A charter of rights for Tasmania

7 Nov 2007

Following extensive community consultations and careful consideration the Institute recommends that a Charter of Human Rights be enacted to enhance human rights protection in Tasmania. The Institute received 407 submissions from individual citizens and organizations. This is the largest number of original submissions received on any project undertaken to date by the Institute. The majority of submissions received (94.1%) supported the enactment of a Charter of Human Rights.

The Institute considers that a Charter of Rights will provide a single, comprehensible statement of the fundamental rights applicable in Tasmania, foster community awareness of human rights and encourage the systematic development and observance across all arms of government of processes responsive to human rights. The Report contains 23 recommendations, including recommendations that:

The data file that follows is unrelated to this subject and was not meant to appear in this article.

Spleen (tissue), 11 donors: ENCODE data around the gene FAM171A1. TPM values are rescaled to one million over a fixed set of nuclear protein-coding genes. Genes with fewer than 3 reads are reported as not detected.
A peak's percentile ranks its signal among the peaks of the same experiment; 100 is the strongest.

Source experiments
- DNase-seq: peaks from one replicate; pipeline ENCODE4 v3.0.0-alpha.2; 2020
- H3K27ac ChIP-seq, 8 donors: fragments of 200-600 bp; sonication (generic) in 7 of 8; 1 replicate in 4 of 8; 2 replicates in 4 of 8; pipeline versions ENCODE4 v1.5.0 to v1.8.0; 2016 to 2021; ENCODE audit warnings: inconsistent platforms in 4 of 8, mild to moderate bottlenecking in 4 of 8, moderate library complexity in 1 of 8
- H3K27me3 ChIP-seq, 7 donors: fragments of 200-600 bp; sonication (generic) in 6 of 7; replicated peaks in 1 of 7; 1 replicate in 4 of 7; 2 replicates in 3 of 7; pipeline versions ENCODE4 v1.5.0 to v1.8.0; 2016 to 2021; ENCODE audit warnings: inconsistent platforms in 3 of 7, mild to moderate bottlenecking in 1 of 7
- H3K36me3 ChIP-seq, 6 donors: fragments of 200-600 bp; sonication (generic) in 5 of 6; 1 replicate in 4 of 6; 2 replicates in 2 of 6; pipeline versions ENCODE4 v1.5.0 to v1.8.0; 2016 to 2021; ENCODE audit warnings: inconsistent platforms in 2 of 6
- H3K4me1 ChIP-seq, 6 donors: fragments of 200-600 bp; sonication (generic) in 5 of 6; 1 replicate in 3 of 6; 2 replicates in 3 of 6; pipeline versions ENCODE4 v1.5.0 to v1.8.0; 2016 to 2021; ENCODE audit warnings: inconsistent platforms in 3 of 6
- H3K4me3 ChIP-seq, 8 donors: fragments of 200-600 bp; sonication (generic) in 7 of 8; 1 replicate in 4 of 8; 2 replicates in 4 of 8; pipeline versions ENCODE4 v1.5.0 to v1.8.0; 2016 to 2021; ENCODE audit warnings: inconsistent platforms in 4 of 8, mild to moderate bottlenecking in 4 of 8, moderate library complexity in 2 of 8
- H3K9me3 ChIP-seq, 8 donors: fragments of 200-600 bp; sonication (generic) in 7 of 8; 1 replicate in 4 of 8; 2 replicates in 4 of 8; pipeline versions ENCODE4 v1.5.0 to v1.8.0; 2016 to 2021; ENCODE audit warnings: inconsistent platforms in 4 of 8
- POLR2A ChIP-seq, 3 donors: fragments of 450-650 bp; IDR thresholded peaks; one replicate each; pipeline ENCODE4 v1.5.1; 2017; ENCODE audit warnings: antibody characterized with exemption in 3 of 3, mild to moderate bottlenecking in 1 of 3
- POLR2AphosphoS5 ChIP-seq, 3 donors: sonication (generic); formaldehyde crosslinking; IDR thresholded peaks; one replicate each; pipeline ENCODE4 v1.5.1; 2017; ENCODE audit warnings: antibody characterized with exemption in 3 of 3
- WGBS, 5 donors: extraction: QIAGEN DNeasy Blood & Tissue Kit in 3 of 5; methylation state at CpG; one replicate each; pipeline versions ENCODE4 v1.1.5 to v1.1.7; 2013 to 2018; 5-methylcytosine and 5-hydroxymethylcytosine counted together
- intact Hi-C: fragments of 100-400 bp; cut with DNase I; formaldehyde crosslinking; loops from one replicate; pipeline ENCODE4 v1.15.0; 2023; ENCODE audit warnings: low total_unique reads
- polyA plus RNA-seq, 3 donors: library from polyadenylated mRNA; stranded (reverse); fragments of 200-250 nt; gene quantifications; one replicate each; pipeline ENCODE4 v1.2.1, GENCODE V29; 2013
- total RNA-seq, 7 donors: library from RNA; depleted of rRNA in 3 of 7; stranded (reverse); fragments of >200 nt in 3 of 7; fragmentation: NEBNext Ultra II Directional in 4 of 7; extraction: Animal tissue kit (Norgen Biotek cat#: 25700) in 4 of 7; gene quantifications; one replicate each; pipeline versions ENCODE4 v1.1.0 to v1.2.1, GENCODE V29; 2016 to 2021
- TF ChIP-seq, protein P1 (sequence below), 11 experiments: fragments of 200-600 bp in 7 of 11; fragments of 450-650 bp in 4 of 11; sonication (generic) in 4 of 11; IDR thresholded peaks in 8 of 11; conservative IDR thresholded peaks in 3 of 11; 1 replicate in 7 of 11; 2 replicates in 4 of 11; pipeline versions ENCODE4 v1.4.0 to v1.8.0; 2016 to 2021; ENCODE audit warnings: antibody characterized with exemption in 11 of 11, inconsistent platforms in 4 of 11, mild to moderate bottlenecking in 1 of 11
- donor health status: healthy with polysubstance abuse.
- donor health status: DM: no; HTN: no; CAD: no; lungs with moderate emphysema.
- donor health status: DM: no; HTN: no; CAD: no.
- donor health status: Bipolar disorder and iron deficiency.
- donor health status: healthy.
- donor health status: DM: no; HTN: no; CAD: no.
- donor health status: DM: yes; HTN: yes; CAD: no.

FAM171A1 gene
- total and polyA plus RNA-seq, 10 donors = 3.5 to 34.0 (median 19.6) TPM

• economic, social and cultural rights be included in the Charter as well as civil and political rights;

• the Charter only bind 'public authorities';

• the Charter contain specific enforcement provisions;

• the most appropriate form for a Tasmanian Charter would be an ordinary piece of legislation.

While the Institute acknowledges that a Charter of Rights will not be a solution for all human rights problems or prevent social inequality and injustice in Tasmania, the Charter aims to develop a human rights conscious culture within the Tasmania.

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